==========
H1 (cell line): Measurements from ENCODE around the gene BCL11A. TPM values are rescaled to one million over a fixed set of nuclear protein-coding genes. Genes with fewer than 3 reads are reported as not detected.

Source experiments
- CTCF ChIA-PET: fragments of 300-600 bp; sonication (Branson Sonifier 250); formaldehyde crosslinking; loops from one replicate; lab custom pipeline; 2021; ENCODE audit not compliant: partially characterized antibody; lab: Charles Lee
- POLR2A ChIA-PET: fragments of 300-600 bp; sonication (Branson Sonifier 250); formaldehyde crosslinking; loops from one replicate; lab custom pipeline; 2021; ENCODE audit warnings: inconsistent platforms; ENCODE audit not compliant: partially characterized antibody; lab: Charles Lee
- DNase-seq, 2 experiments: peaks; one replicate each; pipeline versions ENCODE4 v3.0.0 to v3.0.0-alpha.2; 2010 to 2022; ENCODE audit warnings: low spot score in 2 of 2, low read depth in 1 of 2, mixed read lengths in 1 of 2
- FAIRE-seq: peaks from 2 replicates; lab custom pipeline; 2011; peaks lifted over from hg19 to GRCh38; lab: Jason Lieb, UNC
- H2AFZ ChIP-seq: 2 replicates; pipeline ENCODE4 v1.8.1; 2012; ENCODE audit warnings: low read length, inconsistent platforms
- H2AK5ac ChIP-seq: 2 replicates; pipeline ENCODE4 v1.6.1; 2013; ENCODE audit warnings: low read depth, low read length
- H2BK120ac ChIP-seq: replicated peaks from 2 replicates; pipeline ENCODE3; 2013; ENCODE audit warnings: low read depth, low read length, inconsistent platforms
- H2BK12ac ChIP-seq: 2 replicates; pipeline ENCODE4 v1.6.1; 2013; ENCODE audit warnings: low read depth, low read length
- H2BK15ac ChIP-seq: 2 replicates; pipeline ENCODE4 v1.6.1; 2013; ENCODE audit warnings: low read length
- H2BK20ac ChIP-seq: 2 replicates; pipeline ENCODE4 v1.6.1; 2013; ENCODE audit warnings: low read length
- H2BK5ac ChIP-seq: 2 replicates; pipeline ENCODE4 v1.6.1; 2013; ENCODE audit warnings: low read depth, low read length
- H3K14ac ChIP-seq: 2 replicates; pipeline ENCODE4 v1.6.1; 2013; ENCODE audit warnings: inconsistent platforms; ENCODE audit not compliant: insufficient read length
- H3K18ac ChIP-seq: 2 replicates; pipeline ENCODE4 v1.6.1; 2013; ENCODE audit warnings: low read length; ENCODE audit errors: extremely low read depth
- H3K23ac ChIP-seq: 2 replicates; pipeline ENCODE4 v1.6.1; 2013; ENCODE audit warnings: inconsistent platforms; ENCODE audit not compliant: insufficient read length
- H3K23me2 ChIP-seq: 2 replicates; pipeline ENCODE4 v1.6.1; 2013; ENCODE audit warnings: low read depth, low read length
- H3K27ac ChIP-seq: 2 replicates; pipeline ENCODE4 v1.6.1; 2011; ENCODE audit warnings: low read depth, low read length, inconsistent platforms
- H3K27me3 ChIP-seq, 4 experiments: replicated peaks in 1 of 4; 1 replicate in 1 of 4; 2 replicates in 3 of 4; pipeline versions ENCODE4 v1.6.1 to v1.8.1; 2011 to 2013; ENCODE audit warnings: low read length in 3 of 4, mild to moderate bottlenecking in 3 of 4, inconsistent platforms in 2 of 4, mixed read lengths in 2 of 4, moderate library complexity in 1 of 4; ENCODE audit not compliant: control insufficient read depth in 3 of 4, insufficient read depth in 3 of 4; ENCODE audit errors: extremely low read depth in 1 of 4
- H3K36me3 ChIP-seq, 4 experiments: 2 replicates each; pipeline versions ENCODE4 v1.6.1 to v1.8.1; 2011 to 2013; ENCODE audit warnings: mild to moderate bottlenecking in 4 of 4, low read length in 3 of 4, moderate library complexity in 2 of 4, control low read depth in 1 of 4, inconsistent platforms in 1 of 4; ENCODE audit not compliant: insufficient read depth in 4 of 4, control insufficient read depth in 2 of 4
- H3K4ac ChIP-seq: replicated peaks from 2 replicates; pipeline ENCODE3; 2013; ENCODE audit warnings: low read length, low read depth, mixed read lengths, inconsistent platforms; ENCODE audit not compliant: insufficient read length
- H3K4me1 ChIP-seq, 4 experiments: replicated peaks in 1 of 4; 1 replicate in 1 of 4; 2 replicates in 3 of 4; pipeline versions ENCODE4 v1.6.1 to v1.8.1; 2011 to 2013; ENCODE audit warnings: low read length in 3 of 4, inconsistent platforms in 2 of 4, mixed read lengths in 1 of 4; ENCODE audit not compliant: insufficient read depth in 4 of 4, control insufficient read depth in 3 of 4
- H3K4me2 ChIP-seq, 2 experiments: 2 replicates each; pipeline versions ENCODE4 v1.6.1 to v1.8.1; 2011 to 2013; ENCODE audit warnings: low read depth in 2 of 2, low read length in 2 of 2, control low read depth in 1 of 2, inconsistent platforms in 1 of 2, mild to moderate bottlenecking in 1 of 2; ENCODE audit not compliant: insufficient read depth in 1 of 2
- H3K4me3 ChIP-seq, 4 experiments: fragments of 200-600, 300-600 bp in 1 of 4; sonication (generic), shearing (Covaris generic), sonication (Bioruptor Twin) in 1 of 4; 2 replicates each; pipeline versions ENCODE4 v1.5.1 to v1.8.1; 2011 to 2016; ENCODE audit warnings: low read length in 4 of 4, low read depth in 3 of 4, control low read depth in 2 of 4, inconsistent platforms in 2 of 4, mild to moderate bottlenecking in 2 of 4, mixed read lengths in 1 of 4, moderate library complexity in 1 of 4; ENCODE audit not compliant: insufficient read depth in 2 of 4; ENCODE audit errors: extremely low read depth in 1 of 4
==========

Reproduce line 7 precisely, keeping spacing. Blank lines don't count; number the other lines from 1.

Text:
- H2AFZ ChIP-seq: 2 replicates; pipeline ENCODE4 v1.8.1; 2012; ENCODE audit warnings: low read length, inconsistent platforms